Anyone have any idea on whether or not a side band antenna creates any heat?

Jack
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Old 05-12-2008, 07:06   #4
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I'm not sure that the conductivity value of Dux will tell you what you want to know. It's fair to day it is very low. If it's wet it can carry a charge. Trees seem to do quite it well with a low conductivity. Your backstay antenna is as protected as well as any other antenna might be. If lightning can reach the ground it could surely induct your antenna encased inside any nonconductive cover you might imagine. As for being encased inside the Dux I'm not clear why you think there would be any advantage vs just attaching it to the Dux backstay. I'm not seeing where there would be a disadvantage either.

SS cable could easily be inducted while I doubt the Dux could be inducted. Wet Dux could carry a charge. The ability to quantify the lightning potential of the overall boat through the examination of the rigging material alone seems to be without merit. There really is no basis of evidence to suggest it has a significant basis for lightning protection given the inability to compute the risk of steel rigging alone. It might easily be argued that Dux is an improvement but the argument that it is significant would require a much more detailed study of the properties of lightning and any type of rigging. The converse argument might be made that steel rigging carries the charge along the outside of the vessel and offers the crew more protection since a direct hit to the mast might be deflected along the outside if the rigging was steel cables. It's an argument on both sides without end or evidence.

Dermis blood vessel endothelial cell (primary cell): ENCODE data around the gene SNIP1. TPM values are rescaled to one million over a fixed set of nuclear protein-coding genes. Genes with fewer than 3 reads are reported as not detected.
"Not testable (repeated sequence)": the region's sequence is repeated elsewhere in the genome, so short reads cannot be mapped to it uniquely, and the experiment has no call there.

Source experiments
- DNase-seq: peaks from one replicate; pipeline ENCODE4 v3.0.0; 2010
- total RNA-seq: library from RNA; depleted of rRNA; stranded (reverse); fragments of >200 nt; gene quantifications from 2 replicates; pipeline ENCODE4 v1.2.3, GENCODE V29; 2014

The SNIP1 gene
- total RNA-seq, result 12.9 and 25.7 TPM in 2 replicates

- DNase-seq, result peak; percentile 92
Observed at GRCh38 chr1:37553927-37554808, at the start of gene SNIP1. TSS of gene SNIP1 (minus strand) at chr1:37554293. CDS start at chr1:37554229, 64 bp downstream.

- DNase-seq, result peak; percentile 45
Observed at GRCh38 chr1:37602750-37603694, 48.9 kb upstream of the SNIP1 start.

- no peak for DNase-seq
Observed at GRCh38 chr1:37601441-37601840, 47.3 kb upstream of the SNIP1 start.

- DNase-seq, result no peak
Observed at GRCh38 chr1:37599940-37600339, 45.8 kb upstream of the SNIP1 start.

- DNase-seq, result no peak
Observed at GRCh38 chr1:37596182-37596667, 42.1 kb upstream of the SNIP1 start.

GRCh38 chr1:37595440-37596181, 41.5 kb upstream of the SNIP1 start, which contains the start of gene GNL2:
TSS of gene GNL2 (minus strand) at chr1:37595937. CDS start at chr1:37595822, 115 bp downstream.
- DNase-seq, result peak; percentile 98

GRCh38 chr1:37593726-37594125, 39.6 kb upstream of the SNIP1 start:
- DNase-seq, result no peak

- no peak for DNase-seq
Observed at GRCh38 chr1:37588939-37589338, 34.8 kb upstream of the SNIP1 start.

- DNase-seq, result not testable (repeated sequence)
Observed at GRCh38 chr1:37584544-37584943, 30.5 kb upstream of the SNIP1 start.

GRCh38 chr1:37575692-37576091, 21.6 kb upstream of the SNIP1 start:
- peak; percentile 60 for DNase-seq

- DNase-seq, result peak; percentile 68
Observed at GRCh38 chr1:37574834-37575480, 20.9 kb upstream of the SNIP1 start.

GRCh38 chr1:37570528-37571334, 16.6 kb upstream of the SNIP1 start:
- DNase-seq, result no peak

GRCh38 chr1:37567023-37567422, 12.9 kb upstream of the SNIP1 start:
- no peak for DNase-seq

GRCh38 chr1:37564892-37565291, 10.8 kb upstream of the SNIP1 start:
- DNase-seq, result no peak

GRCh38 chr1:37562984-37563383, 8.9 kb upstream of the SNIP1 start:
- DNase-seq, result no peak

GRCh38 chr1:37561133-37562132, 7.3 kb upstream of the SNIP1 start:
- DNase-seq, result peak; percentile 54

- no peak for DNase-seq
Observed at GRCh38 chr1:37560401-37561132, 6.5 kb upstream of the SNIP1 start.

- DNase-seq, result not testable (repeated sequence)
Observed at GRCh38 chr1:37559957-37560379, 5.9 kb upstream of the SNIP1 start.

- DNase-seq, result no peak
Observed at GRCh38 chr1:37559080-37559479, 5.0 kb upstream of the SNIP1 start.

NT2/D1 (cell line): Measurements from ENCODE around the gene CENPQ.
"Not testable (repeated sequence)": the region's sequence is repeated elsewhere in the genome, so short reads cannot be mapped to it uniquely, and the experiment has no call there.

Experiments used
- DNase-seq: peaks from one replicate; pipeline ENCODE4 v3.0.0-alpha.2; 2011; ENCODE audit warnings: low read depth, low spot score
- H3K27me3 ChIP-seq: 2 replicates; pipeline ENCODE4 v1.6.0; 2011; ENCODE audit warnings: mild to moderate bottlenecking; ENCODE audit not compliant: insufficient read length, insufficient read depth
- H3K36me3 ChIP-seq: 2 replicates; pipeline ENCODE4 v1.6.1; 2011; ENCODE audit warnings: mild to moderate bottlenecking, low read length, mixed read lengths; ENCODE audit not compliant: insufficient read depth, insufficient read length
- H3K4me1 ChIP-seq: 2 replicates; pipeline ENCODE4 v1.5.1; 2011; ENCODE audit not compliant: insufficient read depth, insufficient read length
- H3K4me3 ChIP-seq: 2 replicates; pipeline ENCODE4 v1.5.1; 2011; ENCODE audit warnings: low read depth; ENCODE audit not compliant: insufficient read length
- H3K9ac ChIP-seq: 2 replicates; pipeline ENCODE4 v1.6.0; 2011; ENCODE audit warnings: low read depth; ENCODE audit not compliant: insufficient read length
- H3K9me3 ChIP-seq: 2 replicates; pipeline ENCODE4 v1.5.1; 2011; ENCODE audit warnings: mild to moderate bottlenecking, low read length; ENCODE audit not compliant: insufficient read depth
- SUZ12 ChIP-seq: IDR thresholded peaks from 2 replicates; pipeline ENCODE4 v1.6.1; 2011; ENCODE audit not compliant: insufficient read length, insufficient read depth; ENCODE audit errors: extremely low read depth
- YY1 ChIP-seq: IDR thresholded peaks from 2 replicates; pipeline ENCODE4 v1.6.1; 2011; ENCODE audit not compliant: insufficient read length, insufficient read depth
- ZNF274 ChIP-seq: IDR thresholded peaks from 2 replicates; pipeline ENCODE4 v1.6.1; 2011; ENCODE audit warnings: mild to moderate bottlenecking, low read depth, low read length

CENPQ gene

From the study I've done,the merit of using Dux as a rigging material is quite well founded. I expect you will be quite pleased with the boats rigging. The argument that it affords lightning protection is very weak. The ability to claim anything adds quantifiable increased lightning protection is for the most part weak. The greatest argument seems to follow that anything is better than nothing and with enough junk science you can make it sound good and thus believe greater protection is assured. Added confidence even unfounded may actually be an advantage. Wooden masts of old were often struck by lightning and suffered greatly I don't this that has changed with new materials.
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Old 05-12-2008, 07:26   #5
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Hot knife